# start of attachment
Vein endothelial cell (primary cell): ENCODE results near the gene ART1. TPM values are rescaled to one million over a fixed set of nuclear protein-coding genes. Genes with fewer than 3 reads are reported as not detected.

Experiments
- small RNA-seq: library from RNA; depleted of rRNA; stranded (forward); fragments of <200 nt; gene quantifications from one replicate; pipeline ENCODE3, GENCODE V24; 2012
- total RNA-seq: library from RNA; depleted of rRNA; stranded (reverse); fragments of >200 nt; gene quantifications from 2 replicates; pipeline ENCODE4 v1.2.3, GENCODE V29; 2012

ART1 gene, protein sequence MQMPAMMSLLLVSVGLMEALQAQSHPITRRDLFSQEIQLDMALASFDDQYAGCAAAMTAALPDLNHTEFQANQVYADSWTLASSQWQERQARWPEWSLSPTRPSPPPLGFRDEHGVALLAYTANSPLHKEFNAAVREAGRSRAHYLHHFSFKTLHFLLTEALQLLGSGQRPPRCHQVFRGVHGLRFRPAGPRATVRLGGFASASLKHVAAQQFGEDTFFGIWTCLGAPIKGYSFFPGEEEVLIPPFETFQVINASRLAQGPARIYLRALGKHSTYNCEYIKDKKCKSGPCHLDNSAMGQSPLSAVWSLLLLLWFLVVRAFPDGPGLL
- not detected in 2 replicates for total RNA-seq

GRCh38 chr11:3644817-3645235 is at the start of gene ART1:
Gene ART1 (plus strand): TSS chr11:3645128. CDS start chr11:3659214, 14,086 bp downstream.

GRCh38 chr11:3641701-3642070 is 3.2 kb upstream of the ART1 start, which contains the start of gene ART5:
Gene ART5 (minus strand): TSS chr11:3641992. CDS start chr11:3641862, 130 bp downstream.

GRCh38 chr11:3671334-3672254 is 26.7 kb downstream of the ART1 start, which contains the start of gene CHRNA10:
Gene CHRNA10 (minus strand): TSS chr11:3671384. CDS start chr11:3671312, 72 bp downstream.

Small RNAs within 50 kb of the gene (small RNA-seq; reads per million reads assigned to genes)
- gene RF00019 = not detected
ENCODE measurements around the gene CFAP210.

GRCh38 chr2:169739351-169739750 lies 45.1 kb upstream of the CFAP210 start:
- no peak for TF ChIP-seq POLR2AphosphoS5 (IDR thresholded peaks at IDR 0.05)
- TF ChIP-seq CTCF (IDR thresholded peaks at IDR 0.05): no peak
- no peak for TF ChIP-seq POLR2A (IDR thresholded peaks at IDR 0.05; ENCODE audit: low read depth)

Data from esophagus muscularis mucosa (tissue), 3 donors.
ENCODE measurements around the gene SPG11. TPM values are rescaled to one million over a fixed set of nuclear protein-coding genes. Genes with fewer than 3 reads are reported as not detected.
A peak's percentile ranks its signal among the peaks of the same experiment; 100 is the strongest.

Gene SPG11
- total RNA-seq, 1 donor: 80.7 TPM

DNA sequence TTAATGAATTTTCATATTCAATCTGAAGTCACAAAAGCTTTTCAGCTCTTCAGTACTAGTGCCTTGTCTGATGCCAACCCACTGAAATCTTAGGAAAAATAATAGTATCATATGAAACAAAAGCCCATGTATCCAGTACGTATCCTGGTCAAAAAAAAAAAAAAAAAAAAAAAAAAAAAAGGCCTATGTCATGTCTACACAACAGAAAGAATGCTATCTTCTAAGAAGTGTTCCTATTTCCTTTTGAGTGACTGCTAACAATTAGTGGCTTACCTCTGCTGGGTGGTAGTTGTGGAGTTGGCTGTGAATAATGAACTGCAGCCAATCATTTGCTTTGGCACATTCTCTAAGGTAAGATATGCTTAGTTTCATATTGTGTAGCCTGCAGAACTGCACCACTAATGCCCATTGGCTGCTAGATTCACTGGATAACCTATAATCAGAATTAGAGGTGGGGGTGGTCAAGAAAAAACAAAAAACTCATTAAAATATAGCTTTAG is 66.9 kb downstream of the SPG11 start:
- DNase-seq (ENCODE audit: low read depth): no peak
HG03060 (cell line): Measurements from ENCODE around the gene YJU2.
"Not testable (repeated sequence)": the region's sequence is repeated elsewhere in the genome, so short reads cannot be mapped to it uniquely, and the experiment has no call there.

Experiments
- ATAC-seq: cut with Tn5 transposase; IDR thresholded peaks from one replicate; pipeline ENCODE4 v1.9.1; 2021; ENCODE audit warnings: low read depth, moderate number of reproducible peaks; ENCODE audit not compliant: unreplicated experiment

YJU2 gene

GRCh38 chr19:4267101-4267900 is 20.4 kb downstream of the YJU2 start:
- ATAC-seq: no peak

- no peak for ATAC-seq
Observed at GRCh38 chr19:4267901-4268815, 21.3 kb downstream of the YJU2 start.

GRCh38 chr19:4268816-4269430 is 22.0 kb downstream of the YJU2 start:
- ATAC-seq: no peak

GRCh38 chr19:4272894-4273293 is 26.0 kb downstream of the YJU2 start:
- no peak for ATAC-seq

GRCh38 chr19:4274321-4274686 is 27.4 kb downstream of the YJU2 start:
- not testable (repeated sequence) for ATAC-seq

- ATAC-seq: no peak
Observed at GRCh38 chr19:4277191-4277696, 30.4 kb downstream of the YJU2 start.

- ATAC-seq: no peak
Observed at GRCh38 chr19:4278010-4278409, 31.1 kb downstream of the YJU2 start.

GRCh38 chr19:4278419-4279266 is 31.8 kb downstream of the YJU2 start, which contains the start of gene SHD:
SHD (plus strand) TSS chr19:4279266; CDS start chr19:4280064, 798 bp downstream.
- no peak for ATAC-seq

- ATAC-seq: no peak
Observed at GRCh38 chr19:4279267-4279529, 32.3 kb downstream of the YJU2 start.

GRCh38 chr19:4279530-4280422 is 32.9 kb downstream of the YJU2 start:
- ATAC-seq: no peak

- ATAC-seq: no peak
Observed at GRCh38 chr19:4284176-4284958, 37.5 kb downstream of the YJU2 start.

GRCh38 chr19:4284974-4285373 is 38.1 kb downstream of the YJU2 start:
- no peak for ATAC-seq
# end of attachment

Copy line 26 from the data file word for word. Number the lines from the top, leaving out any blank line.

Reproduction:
- DNase-seq (ENCODE audit: low read depth): no peak